- Our Work
- Get Involved
April 12th, 2022
By Erika Hollis
As we mentioned in the March Water Log, our team is working tirelessly to help restore impaired waters throughout the Upstate. We do this work through Watershed-Based Plans and implementation of best management practices, which are possible with funds from the South Carolina Department of Health and Environmental Control (DHEC) and partner organizations. Funding from DHEC is awarded to our state from the Environmental Protection Agency’s Clean Water Act.
Well, this year marks the 50th anniversary of the Clean Water Act! This leaves those of us in the Clean Water world wondering... how are South Carolina’s impaired waters doing? Below, we delve into our waters’ status and how we compare to other waters throughout the nation. You will also learn about ways you can help.
Clean Water Director
The Clean Water Act (CWA) was created by the Environmental Protection Agency (EPA) in 1972 and is the primary federal law governing water pollution. The CWA’s main objectives are to restore and maintain the chemical, physical, and biotic components of water across the nation. Using the CWA, the EPA has implemented pollution control initiatives, such as setting standards for wastewater and developing national water quality standards regarding pollutants in surface water.
The CWA requires states to send in updated, periodic reports on the condition of their state’s rivers, streams, lakes, and estuaries to the EPA. According to the most recent submissions, over half of the nation’s river and stream miles and lake acres are so polluted that they are classified as “impaired” — meaning these waters have enough pollution to not meet standards for swimming and recreation, aquatic life, fish consumption, or as drinking water resources.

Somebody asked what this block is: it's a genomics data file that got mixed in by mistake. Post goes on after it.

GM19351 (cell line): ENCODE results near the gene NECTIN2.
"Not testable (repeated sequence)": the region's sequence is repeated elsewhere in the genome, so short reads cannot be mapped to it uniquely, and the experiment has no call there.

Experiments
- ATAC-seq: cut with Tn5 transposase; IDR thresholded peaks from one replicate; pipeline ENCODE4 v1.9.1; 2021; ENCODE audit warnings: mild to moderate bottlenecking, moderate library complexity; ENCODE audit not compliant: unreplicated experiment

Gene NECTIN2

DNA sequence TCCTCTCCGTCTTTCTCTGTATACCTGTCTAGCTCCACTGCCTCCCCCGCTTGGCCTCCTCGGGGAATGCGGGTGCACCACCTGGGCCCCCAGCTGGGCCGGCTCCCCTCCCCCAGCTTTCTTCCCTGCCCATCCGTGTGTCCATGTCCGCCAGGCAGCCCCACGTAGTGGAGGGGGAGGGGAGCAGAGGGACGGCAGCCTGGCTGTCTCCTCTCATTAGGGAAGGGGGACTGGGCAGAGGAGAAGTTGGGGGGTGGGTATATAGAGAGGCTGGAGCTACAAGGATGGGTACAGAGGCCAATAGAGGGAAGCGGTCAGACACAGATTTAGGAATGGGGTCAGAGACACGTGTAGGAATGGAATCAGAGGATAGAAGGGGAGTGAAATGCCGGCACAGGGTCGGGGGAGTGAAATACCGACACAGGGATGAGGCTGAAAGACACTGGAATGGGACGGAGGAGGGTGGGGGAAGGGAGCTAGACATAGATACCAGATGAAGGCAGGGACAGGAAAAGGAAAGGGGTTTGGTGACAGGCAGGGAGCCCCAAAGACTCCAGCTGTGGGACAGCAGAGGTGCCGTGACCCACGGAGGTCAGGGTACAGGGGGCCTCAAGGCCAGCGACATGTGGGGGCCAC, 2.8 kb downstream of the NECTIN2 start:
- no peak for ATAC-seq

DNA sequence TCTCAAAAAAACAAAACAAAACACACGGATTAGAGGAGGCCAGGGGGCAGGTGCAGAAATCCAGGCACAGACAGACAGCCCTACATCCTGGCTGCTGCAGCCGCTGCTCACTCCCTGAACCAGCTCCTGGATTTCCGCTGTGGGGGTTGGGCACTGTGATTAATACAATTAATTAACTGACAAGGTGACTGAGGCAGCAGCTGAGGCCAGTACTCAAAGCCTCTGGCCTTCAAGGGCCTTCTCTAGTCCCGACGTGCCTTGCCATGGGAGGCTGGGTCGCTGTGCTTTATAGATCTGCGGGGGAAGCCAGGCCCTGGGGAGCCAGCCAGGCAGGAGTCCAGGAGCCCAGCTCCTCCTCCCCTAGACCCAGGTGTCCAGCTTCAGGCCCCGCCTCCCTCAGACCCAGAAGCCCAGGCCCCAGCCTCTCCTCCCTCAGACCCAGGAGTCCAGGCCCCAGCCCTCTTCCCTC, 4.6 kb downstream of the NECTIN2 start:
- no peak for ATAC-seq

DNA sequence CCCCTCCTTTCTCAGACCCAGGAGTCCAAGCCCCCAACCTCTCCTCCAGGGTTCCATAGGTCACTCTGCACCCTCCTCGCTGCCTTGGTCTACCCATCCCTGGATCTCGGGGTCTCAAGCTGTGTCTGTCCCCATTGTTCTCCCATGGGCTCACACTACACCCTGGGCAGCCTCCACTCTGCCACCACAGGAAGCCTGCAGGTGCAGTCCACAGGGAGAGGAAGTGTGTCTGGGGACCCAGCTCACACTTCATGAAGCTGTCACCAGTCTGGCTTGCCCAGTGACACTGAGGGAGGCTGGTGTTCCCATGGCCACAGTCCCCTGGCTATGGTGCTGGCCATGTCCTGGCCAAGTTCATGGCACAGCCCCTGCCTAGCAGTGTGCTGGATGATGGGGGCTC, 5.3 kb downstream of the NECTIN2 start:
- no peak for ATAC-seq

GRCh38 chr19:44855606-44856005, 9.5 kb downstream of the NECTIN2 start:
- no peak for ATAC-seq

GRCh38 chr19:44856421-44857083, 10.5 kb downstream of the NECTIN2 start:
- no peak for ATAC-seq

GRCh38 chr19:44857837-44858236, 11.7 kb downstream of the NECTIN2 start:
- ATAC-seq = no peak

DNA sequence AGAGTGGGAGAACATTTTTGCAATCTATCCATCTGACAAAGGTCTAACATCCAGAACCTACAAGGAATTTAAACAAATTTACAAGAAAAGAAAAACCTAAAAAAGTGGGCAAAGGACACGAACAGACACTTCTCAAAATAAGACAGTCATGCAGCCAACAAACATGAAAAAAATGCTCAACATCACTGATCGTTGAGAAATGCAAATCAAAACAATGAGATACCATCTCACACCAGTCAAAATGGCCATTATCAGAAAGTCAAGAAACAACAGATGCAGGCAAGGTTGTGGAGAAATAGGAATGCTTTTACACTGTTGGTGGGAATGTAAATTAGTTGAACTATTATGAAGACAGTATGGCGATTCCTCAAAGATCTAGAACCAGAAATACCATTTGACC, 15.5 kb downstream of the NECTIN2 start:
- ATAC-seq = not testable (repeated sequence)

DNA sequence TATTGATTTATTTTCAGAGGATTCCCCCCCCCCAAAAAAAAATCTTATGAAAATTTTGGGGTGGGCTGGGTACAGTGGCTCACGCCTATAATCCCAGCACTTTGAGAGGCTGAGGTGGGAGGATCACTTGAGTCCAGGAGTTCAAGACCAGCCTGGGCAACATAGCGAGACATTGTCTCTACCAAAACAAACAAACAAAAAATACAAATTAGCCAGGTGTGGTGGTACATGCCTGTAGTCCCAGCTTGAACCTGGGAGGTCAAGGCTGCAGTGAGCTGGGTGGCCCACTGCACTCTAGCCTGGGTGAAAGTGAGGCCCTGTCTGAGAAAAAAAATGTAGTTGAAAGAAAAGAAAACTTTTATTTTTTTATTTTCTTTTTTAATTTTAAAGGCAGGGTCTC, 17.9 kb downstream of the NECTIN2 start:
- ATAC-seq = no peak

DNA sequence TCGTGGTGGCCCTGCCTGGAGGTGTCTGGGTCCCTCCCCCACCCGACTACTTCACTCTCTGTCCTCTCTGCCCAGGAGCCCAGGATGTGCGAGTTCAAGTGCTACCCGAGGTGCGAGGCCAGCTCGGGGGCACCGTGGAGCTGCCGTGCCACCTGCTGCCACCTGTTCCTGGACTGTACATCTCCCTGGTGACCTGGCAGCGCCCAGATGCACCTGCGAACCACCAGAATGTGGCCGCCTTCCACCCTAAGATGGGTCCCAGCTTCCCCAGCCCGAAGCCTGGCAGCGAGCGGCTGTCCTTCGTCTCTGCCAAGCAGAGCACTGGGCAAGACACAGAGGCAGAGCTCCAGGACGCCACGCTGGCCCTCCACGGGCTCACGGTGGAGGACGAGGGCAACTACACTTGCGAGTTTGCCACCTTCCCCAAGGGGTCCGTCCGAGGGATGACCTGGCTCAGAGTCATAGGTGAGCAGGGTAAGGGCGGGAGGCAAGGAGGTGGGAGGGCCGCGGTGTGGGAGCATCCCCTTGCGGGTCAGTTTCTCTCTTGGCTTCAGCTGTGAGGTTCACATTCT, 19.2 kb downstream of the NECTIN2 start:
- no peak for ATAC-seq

While we have come a long way since the enactment of the CWA, challenges remain. In 2018, SC ranked third in the nation for the dirtiest waterways at 16,766 miles of contaminated water.
Here at home and across the nation, the leading cause of water pollution is from sources known as nonpoint source pollution — runoff from diffuse sources such as parking lots, streets, farms, construction sites, and others. Increasing public water quality awareness is critical to reversing this trend. We need more people to care, be willing to change behaviors, and get involved in clean water initiatives.
Aside from participating in our cost-share programs (which you can learn more about here), here are several other ways you can help improve water quality in the Upstate:
Looking for another hands-on way to get involved? South Carolina’s Adopt-a-Stream (SC AAS) equips volunteers to monitor and report water quality data. The data volunteers collect complements local and state data used to determine the health of our waterways. Providing data that establishes baseline conditions of streams, volunteers, communities, educators, and local governments can help safeguard and restore vital water resources.
The best part? You don’t need any formal environmental training or to be a scientist or angler to be able to join this effort!
If you’re interested in learning more about SC AAS or about becoming a volunteer, click here.
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